Fear of professional fees are unfortunately one of the primary reasons why many Americans, in our opinion, are denied access to health care they require. Many people cannot afford costly fees and many attorneys and other types of advocates charge fees which are greater than the costs of the treatment being denied. Obviously, in that case, it would make no sense to hire such a person or firm.

Our office has worked very hard to make high quality services affordable to anyone who needs them. We have kept our overhead extremely low and have streamlined our file handling to maximize results for our clients. We’ll discuss our various fee options with you on an individual basis, but our current structure starts under $500, depending on what you require.

While it is important that this office charge and collect a fair fee for the work that we do, we have never allowed someone’s ability to pay fees to be the final deciding factor as to whether or not we can help them. We don’t want anyone to not contact us simply based on an erroneous assumption that hiring us is too expensive. We will work hard, if necessary, to create a payment plan which meets your personal situation.

And since most of you don’t live in California:

I DON’T LIVE IN CALIFORNIA – – – CAN YOU STILL HELP ME?

The answer to this question is generally “Yes,” but circumstances will differ from case to case. First of all, you must understand that you are retaining our services as a designated authorized “representative” to assist you with your appeal; we are not acting as an “attorney” on your behalf. In those instances, it is generally not necessary for us to be admitted to the bar for your state.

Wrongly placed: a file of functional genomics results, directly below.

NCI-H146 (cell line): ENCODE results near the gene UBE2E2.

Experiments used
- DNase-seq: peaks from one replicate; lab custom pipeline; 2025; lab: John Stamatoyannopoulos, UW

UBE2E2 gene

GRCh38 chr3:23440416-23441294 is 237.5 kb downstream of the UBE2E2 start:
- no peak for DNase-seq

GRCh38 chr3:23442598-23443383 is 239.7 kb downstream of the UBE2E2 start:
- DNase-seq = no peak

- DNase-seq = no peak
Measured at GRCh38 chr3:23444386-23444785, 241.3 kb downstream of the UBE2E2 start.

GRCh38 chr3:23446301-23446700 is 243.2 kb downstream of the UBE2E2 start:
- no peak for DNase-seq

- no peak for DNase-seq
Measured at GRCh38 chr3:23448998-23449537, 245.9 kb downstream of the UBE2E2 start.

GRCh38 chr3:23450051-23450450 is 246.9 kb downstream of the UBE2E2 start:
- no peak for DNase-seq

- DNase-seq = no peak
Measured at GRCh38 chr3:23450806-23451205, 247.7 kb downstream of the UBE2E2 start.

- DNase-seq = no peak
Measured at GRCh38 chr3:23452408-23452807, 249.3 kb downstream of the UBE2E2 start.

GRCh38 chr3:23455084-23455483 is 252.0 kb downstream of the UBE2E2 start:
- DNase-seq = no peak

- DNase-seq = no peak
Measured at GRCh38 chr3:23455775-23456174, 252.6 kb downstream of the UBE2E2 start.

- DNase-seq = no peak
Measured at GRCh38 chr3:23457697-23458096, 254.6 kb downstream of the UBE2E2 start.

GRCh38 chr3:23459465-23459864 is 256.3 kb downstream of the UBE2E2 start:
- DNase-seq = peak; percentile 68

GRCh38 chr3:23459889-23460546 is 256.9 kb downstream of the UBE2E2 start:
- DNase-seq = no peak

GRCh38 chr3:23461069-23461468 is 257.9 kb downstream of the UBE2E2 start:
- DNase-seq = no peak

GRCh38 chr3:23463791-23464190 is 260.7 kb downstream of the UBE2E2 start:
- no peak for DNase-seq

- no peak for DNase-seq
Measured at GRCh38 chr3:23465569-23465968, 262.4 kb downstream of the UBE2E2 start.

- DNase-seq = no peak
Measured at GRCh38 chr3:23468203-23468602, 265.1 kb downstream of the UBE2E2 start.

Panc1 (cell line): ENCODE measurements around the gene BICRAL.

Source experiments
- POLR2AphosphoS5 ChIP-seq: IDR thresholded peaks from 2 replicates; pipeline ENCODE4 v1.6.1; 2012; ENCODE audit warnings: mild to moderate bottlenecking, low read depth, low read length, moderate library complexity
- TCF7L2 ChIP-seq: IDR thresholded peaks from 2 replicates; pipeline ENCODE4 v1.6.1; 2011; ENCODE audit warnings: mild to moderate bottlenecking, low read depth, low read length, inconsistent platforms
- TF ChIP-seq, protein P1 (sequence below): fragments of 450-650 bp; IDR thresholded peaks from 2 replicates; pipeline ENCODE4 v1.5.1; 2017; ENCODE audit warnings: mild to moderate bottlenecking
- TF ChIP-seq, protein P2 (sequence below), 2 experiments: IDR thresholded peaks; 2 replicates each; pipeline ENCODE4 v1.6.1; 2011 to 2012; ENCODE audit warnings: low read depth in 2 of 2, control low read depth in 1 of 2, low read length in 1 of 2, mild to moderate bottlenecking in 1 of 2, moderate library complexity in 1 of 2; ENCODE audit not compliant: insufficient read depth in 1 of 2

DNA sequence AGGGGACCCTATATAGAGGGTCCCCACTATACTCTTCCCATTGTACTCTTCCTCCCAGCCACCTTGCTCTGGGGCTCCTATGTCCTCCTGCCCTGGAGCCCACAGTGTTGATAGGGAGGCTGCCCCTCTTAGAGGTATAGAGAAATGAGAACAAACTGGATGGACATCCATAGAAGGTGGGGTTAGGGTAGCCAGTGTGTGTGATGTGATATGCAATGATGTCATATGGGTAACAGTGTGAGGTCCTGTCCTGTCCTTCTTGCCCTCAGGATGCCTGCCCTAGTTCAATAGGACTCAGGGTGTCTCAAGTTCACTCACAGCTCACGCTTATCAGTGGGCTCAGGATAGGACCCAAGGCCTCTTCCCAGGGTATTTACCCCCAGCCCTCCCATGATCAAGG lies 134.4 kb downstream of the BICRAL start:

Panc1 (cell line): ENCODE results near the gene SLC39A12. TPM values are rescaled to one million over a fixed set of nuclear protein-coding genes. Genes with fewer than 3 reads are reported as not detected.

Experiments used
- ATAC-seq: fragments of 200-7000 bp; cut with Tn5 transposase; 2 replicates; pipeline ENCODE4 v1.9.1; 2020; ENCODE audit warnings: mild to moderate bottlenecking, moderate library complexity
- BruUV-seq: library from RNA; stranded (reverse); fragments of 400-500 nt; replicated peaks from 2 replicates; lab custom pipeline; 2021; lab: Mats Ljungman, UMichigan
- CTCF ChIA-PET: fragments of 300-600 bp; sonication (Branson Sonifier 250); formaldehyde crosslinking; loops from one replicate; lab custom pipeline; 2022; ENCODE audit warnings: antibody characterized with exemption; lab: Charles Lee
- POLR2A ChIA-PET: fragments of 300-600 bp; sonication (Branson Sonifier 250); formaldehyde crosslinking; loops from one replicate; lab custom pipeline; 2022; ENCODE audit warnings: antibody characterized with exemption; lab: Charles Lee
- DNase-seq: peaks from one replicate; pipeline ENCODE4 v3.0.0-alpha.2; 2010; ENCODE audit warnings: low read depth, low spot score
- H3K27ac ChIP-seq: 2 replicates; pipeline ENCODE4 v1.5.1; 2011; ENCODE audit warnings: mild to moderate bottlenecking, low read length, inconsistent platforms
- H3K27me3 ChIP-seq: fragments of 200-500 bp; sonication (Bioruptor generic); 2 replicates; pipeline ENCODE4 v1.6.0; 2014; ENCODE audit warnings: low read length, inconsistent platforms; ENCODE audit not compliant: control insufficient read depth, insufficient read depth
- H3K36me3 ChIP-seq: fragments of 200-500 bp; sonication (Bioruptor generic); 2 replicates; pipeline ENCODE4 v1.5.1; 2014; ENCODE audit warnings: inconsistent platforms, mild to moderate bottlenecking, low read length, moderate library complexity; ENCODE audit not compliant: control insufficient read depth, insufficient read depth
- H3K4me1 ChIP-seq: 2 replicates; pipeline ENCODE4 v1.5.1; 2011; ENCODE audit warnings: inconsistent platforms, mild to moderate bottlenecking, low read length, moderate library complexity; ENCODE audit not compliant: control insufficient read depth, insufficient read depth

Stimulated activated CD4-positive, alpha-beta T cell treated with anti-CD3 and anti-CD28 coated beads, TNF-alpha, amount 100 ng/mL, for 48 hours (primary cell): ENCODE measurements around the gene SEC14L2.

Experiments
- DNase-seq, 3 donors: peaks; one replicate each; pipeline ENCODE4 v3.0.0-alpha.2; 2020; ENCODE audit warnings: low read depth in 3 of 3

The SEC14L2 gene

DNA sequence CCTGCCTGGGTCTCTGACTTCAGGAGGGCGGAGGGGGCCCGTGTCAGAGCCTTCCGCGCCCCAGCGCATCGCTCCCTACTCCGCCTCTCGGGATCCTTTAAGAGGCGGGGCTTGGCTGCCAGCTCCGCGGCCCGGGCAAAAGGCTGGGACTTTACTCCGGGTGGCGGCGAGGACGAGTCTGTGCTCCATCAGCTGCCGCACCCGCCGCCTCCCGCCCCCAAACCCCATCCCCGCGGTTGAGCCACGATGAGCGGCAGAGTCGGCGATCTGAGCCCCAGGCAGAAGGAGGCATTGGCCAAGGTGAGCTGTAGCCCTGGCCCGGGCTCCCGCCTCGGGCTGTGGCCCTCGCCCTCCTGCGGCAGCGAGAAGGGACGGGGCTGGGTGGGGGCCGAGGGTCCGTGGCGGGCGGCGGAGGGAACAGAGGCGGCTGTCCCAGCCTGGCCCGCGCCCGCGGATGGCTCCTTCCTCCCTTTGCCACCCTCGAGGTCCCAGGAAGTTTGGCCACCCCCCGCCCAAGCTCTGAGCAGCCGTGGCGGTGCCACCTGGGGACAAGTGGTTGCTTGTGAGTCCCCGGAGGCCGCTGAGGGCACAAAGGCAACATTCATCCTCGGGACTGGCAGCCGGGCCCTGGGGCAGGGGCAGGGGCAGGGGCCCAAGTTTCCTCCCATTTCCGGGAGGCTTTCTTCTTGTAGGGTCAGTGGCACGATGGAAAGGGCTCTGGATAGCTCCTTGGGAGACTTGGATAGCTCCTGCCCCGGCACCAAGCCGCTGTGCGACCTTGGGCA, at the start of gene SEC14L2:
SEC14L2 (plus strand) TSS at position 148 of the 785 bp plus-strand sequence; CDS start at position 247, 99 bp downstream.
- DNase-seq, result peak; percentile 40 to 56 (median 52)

If we take on the matter as attorneys (rather than as lay advocates), we do have to be admitted to practice in the jurisdiction for that case. In those instances, we associate local counsel to assist with following the local rules and to sponsor our admission to that state’s bar for purposes of that particular case. That is called being admitted pro hac vice (for purposes of that case).

There are a few things to keep in mind. If you want us to help you with your appeal, you’re not going to be obligated to file any type of lawsuit or arbitration or other type of litigated solution to the dispute. You’re also never obligated to keep us as your attorneys if you wish to file such an action; in fact, we too retain the right to not move forward with a litigated case and, in some instances, we may be unable to take on that representation because we may be witnesses to the payer’s conduct.

So. yes, he might very well be able to help you even if you live out of state.

There is a lot of great stuff to read there, so I’d encourage you to spend some time at his site. He has an entire paper on getting your insurance carrier to approve you. I’m going to read that tomorrow and report back as well.

Posted in Appealing Insurance Declines, Insurance Industry Surgery Standards | Tagged: , , , , , , | 1 Comment »